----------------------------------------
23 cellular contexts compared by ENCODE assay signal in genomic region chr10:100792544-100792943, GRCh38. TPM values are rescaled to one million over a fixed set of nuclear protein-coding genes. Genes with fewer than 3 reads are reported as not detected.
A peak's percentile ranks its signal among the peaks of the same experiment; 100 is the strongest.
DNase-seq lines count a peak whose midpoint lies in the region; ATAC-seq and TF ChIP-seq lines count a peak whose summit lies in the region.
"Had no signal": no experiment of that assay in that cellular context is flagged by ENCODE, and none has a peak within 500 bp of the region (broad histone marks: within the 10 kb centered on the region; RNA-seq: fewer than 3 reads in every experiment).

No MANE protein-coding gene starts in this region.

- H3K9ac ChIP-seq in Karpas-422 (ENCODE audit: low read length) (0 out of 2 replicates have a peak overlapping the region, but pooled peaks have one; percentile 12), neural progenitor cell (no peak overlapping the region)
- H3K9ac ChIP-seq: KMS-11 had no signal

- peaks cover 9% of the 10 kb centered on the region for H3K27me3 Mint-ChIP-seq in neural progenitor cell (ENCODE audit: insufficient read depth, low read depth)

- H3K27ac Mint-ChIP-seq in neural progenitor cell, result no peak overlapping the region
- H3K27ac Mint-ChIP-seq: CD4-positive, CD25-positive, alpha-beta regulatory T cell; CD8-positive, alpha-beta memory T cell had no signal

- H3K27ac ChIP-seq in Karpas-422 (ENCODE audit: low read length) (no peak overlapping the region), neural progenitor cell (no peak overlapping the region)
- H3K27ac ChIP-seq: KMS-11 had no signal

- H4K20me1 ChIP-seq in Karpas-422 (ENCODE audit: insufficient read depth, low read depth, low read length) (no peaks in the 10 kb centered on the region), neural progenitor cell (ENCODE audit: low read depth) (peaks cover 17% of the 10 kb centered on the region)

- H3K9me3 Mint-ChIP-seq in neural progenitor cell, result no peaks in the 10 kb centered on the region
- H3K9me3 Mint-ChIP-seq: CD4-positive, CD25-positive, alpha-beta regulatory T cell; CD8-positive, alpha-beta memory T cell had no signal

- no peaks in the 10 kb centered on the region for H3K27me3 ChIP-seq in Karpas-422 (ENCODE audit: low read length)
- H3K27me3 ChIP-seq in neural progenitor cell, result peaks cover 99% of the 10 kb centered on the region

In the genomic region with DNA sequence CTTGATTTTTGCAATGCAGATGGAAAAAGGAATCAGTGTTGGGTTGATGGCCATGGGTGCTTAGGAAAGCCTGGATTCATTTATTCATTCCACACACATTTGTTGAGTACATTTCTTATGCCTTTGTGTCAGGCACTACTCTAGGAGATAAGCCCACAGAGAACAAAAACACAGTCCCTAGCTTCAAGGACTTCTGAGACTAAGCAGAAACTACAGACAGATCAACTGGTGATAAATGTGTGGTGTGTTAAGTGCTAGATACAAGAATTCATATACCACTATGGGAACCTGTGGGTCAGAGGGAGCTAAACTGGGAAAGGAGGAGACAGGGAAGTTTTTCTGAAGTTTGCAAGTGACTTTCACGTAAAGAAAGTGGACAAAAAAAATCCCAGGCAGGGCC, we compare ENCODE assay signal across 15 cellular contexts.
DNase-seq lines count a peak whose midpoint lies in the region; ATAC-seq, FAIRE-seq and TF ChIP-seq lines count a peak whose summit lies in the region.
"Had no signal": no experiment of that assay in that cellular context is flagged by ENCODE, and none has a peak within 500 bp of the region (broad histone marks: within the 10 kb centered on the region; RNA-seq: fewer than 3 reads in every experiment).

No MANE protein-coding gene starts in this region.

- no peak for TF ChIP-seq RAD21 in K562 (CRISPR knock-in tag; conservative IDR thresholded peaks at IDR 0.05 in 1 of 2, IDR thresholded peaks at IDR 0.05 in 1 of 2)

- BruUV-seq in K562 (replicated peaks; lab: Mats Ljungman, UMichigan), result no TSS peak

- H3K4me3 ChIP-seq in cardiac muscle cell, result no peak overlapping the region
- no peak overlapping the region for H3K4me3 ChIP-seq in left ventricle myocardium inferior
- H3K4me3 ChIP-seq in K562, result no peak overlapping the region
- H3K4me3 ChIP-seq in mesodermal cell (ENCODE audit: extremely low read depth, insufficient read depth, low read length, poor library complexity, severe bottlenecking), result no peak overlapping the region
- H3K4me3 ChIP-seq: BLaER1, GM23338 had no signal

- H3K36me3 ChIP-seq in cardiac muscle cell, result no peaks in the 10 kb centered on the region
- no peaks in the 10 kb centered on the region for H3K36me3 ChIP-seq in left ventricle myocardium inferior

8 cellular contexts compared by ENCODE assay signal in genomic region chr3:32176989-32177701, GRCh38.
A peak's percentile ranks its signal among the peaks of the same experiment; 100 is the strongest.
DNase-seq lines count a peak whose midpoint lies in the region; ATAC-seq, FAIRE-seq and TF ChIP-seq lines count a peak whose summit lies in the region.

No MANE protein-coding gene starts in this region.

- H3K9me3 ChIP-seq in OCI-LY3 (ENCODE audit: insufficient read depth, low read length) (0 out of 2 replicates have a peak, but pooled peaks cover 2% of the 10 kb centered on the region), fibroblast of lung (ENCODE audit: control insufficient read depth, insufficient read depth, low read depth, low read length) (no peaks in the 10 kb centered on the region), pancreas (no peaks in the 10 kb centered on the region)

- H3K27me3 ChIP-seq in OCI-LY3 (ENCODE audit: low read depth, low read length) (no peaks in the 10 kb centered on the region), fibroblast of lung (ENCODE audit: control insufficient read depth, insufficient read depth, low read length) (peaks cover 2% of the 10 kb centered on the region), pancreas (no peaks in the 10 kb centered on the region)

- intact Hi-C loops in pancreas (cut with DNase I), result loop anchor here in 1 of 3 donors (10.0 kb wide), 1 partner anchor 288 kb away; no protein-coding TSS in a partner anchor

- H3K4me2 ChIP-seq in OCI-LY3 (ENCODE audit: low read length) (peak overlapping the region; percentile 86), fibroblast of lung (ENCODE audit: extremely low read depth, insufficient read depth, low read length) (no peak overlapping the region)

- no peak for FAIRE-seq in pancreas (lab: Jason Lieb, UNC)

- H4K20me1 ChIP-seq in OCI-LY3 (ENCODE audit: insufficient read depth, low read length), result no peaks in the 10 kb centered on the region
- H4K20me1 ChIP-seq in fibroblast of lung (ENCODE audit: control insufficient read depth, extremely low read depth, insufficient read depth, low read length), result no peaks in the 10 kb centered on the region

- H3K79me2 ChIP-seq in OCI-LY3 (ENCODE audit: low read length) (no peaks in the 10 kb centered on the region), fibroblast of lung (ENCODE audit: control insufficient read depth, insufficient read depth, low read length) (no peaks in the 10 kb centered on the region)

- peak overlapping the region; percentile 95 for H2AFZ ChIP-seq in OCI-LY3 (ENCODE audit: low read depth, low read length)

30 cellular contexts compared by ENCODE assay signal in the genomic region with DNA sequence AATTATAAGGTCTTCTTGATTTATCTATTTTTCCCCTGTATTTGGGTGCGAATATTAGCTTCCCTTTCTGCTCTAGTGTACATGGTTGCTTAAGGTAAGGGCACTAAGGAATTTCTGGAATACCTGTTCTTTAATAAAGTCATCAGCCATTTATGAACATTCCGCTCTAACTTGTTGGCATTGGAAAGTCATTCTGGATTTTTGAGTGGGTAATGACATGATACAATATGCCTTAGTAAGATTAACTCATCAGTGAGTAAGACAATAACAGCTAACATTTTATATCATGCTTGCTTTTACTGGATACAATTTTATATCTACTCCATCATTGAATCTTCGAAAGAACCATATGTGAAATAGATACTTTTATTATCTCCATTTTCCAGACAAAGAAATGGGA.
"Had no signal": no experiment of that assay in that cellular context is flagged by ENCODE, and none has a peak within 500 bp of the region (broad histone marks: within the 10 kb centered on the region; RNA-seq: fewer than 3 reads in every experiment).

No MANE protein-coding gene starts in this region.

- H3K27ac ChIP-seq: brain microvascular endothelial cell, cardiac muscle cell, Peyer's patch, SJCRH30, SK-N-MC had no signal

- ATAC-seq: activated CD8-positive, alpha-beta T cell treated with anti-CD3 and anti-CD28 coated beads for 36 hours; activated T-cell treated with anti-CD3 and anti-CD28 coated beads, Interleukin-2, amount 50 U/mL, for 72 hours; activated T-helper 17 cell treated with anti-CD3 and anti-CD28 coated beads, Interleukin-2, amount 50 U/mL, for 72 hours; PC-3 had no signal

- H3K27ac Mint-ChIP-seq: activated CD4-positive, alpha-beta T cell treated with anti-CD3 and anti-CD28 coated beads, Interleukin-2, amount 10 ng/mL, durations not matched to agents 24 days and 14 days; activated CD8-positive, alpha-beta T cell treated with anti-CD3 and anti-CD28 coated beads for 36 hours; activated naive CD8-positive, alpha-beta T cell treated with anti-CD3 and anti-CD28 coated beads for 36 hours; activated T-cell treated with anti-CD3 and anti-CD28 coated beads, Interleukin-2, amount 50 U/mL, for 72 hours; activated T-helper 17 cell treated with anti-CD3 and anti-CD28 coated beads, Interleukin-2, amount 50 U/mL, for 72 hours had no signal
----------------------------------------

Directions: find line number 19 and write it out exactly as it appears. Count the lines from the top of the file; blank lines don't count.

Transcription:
DNase-seq lines count a peak whose midpoint lies in the region; ATAC-seq, FAIRE-seq and TF ChIP-seq lines count a peak whose summit lies in the region.